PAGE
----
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Editorspeak: Hope, the meta-tag in Arun Jaitley's first Budget

The NDA's 2014/15 Budget is long on hope and short on fixes. And, if first time Finance Minister Arun Jaitley's calculations go wrong, India will have some all-too-familiar fiscal trouble to deal with.

Josey Puliyenthuruthel | July 10, 2014 | Updated 20:39 IST
Business Today Managing Editor Josey Puliyenthuruthel
Business Today Managing Editor Josey Puliyenthuruthel

The National Democratic Alliance (NDA)'s 2014/15 Budget is long on hope and short on fixes. And, if first time Finance Minister Arun Jaitley's calculations go wrong, India will have some all-too-familiar fiscal trouble to deal with.


At Rs 260,657 crore, for instance, Jaitley, in his Union budget speech on July 10, budgeted just about Rs 5,000 crore more for total subsidies in 2014/15 from the previous fiscal year. This has been made possible by a sharp cut in the estimate for fuel subsidies. His allocation for petroleum subsidy is about Rs 22,000 crore less in the current fiscal year from last, which looks odd in a year when oil prices are climbing over tensions in Iraq.

That can only mean two things: the Narendra Modi government plans to drastically reduce subsidies on kerosene and cooking gas in the coming months or you can expect the 4.1 per cent fiscal deficit target to get severely tested come March next year. That, or just like his predecessor P. Chidambaram, Jaitley will go back to the old trick of rolling over a big chunk of this year's fuel subsidy bill into 2015/16.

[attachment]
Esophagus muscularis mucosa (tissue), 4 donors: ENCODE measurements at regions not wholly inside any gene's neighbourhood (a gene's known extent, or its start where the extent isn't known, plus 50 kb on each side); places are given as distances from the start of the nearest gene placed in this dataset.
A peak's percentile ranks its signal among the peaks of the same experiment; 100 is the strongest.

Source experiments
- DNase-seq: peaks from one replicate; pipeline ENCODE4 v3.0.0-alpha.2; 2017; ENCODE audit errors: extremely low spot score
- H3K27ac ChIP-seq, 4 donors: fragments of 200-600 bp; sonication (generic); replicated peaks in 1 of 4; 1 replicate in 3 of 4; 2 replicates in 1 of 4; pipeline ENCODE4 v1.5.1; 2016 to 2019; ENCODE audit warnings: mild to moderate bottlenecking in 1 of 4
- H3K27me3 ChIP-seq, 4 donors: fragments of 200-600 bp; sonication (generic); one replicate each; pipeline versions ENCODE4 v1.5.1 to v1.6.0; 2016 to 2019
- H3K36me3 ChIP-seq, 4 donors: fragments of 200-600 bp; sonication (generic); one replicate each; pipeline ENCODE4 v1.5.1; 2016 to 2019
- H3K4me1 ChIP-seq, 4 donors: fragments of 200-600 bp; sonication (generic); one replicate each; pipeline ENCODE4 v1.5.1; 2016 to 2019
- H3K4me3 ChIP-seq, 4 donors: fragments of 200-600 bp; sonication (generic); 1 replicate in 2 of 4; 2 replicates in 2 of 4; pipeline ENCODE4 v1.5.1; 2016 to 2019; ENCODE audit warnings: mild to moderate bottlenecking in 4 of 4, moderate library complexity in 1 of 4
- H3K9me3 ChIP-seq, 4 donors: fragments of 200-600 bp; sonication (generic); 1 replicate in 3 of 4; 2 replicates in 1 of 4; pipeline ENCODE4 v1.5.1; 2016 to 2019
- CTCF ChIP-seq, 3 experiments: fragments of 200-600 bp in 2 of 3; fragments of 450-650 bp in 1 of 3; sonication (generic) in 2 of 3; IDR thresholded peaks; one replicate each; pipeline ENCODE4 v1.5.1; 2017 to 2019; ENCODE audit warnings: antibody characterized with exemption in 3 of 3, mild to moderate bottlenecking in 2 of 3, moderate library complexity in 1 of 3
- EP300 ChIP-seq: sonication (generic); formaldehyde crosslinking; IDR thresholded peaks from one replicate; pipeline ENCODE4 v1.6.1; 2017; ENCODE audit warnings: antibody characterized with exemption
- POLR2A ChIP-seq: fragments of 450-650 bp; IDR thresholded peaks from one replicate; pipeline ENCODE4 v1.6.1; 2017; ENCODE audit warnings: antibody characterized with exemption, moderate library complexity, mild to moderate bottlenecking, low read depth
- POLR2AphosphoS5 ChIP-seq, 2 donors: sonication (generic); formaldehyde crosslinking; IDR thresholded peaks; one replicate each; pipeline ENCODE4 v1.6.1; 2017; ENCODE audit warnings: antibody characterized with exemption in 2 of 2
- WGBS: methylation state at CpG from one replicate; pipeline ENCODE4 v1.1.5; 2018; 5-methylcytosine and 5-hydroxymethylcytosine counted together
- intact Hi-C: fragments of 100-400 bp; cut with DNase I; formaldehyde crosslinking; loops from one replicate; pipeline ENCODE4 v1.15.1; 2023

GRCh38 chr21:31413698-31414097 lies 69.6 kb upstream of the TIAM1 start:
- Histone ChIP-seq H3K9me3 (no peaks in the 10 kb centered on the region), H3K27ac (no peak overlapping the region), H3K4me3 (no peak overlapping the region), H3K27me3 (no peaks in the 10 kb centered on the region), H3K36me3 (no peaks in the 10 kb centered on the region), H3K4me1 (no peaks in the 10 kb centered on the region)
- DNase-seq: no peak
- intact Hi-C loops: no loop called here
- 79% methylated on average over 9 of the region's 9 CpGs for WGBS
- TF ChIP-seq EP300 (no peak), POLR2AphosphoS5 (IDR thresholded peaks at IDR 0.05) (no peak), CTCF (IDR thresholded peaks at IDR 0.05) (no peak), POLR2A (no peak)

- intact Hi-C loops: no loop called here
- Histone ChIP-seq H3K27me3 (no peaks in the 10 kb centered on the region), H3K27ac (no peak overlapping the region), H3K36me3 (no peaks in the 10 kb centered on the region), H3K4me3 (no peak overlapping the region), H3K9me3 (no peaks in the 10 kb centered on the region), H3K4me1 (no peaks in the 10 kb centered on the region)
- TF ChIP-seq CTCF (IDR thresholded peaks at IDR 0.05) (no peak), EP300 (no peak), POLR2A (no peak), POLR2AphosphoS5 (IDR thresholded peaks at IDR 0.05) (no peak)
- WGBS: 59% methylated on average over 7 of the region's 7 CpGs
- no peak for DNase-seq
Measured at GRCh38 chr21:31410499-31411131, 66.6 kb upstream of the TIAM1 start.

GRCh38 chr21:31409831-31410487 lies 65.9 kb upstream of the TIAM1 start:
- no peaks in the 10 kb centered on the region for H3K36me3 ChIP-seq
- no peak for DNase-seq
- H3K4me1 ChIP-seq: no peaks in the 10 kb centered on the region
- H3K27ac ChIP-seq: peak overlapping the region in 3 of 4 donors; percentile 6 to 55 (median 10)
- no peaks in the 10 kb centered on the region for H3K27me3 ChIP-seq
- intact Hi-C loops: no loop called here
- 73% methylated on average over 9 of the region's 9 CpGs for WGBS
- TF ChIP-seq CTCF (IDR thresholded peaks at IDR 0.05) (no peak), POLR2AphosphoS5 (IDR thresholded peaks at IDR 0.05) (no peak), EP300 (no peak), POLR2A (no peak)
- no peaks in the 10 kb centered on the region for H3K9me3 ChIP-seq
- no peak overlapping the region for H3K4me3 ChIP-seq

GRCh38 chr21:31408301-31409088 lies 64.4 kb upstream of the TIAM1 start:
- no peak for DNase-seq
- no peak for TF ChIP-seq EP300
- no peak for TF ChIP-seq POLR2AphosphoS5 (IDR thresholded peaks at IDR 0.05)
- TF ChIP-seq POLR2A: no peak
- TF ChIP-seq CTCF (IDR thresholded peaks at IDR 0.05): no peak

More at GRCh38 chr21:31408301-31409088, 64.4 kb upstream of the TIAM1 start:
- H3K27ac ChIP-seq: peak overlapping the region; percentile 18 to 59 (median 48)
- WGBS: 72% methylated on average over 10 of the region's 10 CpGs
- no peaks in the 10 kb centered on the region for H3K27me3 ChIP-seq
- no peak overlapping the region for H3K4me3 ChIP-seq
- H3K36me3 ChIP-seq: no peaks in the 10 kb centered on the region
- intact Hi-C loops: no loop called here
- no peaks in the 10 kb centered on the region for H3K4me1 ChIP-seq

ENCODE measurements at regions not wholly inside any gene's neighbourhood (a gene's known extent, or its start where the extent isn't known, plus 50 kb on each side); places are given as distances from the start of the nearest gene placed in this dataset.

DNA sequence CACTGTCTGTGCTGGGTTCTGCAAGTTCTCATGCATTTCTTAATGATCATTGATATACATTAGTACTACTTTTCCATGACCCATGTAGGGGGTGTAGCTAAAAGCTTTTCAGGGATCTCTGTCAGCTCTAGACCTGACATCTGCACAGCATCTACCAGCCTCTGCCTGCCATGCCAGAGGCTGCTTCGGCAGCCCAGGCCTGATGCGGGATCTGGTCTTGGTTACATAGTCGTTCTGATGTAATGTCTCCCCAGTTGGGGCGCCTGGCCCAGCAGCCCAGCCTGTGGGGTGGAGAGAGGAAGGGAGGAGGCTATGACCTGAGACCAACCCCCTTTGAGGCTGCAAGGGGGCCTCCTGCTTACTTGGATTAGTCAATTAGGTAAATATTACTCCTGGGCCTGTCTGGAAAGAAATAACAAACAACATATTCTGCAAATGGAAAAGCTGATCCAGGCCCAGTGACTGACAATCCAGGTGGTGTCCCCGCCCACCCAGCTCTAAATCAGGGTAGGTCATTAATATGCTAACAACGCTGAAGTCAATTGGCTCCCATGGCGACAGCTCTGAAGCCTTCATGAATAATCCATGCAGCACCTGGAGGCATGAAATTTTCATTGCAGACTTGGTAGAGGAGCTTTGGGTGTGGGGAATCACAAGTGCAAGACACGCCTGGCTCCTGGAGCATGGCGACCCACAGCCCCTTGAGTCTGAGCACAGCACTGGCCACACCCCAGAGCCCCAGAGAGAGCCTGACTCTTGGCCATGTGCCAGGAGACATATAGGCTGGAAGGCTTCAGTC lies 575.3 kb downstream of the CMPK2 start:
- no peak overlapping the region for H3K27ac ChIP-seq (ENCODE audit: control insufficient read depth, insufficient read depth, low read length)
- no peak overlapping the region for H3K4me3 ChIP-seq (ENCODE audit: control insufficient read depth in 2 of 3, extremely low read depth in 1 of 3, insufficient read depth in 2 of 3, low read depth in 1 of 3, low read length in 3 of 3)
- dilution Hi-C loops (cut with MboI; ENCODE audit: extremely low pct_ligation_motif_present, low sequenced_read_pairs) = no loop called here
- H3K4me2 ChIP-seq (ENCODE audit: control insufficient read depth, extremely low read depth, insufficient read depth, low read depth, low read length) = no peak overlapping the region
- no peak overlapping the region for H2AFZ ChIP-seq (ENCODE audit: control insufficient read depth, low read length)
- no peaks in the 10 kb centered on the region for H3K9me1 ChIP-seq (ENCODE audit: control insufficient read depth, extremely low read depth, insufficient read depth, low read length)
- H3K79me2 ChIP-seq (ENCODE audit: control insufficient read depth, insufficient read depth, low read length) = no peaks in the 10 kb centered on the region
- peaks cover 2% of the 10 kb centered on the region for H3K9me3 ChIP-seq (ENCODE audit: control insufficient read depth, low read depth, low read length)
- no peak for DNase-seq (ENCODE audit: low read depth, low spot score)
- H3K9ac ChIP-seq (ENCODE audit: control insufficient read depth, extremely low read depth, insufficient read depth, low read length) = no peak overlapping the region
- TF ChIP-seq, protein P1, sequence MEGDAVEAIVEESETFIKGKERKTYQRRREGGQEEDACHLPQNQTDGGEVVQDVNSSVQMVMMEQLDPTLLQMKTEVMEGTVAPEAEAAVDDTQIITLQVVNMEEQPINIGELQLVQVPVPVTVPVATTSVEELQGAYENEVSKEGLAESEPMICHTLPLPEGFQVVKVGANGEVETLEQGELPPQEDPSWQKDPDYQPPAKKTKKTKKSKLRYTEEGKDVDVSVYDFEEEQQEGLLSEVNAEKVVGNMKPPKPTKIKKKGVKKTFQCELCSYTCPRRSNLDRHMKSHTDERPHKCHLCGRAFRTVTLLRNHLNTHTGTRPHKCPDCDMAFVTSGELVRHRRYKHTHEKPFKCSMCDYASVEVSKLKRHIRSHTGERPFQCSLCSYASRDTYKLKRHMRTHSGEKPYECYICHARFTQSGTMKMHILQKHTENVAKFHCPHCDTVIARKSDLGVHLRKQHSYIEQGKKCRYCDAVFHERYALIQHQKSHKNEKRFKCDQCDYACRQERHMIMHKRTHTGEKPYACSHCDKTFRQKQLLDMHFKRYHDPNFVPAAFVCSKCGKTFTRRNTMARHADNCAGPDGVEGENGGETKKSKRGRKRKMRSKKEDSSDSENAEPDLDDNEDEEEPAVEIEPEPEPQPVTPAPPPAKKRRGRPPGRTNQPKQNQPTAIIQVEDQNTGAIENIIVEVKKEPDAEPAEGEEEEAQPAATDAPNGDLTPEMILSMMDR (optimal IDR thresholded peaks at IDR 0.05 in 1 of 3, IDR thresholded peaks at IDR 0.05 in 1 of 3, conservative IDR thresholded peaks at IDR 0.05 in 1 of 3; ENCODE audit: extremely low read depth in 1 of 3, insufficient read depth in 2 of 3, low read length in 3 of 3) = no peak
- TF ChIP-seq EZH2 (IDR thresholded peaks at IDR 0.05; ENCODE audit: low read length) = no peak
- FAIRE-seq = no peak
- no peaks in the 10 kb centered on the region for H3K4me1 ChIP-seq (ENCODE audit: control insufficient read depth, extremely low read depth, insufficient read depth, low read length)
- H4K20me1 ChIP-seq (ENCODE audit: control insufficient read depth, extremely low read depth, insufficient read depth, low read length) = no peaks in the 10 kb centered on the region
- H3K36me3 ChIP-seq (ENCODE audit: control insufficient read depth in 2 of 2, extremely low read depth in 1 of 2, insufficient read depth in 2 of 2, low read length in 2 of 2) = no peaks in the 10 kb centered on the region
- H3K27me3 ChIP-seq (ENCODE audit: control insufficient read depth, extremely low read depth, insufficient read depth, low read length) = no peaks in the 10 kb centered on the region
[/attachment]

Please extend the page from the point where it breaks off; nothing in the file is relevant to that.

On the food subsidies front, Jaitley is prepared well for the Food Security Bill and higher minimum support prices of certain crops. The minister has retained Chidambaram's increased allocation of Rs 23,000 crore for food subsidies - at a total of Rs 115,000 crore - in 2014/15. Though some experts believe even that will not be enough, this increase is more than three times that of the incremental spending between 2013/14 and 2012/13.

BUDGET SPEECH:Full text | Video

But the big bet that Jaitley seems to be making is on the revenue side - he's set a gross tax revenue expansion of 17.74 per cent. He expects income tax, corporate tax, customs and excise duties, and services taxes to expand between 14 per cent and 31 per cent. Those numbers would not be abnormal in a high-growth market but are ambitious, if not downright unachievable, in a slow-growing economy. The biggest jump projected is in service taxes, the target for which is set at Rs 215,973 crore, nearly one-third more than the previous year - for the first time exceeding customs (Rs 201,819 crore) and excise duties (Rs 207,110 crore). Taxes from corporates are expected at Rs 451,005 crore, more than 14.5 per cent from the previous fiscal year and income tax 17.6 per cent more at Rs 284,266 crore.

The underlying growth numbers don't support the ambitions on revenues. The government fell short of its gross tax revenue targets by 6.23 per cent in 2013/14 when the economy grew at 4.9 per cent. The GDP growth target for 2014/15 is between 5.4 per cent and 5.9 per cent and the expected expansion at the exchequer end is much, much higher.

A silver lining could be the disinvestment targets Jaitley has set for himself - of more than Rs 58,000 crore, including equity sales in companies not controlled by the government. Still, it is likely that Jaitley, too, like Chidambaram will have to clamp down on spending if revenues don't keep to the trajectory he's set them on. In fact, the Centre's fiscal deficit in the months of April and May have touched over 45 per cent of the targeted amount for all 2014/15.

The charitable way to view Jaitley's budget is to see it as setting the stage for the NDA's budget for 2015/16. Until then, he hopes India will ride through eight months of scant monsoons and high oil prices.

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